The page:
As COVID-19 pandemic enters third year, Corvallis community looks toward future


Hayden Lohr, Photographer

A sign urging patrons to stay six feet apart at Long Timber Brewing in Monroe, Ore. on Jan. 14. COVID-19 restrictions continue to require individuals to keep six feet of distance between themselves and others, which can be difficult for smaller businesses to accommodate.

Hayden Lohr, News Contributor

The COVID-19 pandemic is now entering its third year, and the Corvallis, Ore. community has seen effects on all aspects of life, leading residents to wonder about the path forward.

“The SARS-CoV-2 virus is unlikely to go away anytime soon without significant increases in population-level immunity across the world,” said April Holland, public health administrator for the Benton County Public Health Department. “We are still squarely in a pandemic, with huge numbers of people seriously affected by COVID-19.” 

Since the beginning of the pandemic, Benton County has seen 13,388 cases total. Due to the omicron variant, daily case counts have been  climbing again with 284 new cases on Jan. 31. On Feb. 4, there were 103 new cases of COVID-19 reported in the county. 

“I would argue that we cannot adapt well to the virus while it is causing widespread disruption to the health and daily lives of our community members,” Holland said. “However, we have made great progress since the first U.S. case was identified on Jan. 21, 2020.”

According to Holland, Benton County and the world have made major strides in COVID-19 vaccination rates and treatment. However, moving forward there are still big steps to be taken—according to Holland, vaccination can save lives, as can increased testing, masking indoors, encouraging physical distancing, staying home when sick, avoiding crowds and practicing general hygiene. In Oregon, 68% of the population is fully vaccinated.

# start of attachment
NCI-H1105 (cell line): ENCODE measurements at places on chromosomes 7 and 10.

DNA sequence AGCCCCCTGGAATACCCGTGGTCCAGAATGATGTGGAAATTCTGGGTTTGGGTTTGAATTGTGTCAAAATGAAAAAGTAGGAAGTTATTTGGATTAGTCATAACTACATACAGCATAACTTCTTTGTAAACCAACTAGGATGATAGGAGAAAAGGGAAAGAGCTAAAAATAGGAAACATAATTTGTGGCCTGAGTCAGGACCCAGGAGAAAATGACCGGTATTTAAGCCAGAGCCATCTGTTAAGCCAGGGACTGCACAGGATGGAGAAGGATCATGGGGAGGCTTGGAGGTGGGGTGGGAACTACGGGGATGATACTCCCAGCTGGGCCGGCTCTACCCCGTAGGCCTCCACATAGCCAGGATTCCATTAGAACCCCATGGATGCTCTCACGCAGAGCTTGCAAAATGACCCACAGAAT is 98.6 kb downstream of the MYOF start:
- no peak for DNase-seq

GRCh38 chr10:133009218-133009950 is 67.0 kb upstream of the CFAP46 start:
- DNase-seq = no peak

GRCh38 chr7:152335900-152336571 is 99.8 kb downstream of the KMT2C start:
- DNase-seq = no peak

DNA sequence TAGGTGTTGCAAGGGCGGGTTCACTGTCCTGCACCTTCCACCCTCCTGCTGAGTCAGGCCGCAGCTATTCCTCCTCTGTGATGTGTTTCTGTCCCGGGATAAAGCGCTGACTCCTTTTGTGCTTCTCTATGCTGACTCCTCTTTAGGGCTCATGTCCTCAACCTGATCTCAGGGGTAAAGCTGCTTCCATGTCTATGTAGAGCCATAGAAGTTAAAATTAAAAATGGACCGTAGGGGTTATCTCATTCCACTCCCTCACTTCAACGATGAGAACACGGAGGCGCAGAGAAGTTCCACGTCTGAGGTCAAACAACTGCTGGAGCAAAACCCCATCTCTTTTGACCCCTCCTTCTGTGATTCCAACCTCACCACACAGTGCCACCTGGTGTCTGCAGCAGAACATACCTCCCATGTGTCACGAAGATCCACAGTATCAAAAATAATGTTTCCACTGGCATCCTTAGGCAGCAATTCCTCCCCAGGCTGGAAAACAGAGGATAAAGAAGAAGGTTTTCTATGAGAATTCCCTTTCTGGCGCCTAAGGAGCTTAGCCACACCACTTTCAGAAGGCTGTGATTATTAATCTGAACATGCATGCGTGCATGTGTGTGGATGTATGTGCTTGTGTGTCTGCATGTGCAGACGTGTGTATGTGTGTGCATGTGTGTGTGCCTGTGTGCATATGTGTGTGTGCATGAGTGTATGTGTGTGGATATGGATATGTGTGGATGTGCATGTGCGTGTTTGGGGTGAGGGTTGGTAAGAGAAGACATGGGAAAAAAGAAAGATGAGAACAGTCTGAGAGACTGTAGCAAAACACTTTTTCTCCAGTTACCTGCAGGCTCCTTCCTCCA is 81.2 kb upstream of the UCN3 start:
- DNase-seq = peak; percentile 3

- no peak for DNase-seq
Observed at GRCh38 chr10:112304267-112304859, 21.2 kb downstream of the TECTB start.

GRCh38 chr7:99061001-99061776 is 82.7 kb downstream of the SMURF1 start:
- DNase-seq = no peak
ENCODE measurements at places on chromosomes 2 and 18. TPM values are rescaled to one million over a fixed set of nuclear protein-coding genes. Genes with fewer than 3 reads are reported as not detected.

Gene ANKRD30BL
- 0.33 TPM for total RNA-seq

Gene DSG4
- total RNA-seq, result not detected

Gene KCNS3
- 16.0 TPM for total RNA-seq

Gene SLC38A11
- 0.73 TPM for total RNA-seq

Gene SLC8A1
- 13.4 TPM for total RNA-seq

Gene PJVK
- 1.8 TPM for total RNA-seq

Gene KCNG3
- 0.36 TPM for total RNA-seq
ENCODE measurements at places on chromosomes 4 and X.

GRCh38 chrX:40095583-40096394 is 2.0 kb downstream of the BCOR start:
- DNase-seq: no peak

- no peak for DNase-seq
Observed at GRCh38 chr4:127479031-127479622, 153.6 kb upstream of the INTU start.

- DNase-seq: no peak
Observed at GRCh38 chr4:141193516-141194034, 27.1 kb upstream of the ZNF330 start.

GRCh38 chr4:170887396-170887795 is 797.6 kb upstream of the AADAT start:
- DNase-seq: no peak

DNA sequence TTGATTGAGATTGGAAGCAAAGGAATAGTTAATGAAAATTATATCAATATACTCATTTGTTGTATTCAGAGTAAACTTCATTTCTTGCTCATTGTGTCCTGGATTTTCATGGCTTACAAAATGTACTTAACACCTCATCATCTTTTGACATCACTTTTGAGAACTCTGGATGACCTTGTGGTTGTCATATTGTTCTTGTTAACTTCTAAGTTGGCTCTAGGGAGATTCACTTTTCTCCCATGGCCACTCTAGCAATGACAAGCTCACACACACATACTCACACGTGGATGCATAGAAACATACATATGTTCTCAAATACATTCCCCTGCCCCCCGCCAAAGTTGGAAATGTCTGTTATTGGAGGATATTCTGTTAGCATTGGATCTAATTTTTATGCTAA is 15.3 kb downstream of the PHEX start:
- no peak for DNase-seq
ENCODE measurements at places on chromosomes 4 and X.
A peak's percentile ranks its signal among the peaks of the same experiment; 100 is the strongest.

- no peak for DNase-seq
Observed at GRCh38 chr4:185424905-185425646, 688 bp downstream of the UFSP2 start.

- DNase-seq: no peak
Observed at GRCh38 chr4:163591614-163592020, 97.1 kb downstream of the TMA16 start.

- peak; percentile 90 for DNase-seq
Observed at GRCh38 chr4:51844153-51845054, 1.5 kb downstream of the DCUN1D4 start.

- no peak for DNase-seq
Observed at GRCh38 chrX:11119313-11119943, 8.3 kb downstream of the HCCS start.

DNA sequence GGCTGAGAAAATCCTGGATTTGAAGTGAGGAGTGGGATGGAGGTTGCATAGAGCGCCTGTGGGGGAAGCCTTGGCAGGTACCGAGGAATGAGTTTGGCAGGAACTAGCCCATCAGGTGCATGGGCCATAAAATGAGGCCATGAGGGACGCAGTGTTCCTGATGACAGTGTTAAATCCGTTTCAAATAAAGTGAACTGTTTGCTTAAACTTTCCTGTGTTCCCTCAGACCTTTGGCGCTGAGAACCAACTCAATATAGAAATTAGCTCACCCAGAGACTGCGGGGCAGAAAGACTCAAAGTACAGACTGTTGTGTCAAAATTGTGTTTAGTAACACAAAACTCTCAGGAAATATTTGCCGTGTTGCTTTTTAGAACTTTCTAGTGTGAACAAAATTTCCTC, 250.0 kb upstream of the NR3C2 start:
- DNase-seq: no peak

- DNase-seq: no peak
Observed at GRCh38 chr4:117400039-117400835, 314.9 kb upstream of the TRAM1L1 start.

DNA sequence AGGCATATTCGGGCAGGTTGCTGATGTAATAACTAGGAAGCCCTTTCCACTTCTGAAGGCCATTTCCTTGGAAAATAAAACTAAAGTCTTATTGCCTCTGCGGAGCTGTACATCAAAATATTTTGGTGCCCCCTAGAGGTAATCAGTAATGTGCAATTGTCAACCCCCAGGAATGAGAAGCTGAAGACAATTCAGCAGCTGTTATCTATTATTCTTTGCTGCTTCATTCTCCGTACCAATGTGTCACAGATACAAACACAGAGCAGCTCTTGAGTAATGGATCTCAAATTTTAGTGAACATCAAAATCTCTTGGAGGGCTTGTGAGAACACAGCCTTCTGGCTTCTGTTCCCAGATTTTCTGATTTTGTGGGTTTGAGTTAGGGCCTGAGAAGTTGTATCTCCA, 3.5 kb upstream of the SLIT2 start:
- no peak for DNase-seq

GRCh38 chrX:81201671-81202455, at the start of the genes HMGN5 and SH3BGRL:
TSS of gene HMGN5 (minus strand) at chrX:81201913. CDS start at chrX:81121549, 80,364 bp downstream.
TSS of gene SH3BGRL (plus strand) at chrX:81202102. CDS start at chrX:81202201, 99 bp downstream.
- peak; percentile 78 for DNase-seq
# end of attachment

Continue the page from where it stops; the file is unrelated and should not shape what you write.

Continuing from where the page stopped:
While some experts now agree that there may not be a magic number for herd immunity against COVID-19, according to “Herd Immunity: Will We Ever Get There?” from Yale Medicine, especially with new variants that are more contagious, some experts say that 85% of the population should be vaccinated.

“I am proud to say that this county is one of the most vaccinated counties in Oregon,” said Jennifer Moreland, executive director of the Downtown Corvallis Association. “I believe that our county, or Corvallis, will come out better than others…We will feel the effects, but maybe not as much as other communities.”

Even with high vaccination rates in Benton County, Holland said the community is still dependent on other counties and the rest of the world. 

Local businesses have been particularly affected by the constant changes of the pandemic.

“Corvallis has been hit pretty hard,” said Simon Date, the president and chief executive officer of the Corvallis Chamber of Commerce. “The nature of our business community make-up—the fact that it’s smaller business than perhaps you would find in a typical community—leads to stronger effects, businesses strapped in form of income… It was rough; we have a lot of restaurants here that are mom and pop restaurants, folks doing their best to provide the community with amazing food, and those are the ones that are hit hard.”

According to Date, it is extremely difficult to put a number on the businesses that have closed down through the pandemic, but estimates the figure hovers around 10%. However, Date said this percentage is likely low, because there are a lot of unregistered home businesses in the area which have no official record of closing, since Corvallis and Benton County have no company registration policies. 

Looking forward, Date said people should likely expect more of the same in the third year of the COVID-19 pandemic. However, people should not expect to see any of the hard shutdowns that were first seen in April of 2020. Businesses will likely continue to stay open, which means less of the rollercoaster changes of the last few years, and the community is entering a place where things have been normalized, Date said.

“With the current variants continuing to drive the latest surge, getting vaccinated [and a]  booster now can provide the best protection available today and more quickly slow the spread of the virus,” Holland said. “We don’t know yet when we’ll be able to stop wearing masks and maintaining physical distance, or reach a level of community immunity, but as more people are vaccinated and boosted, we move closer to having life return to normal.”

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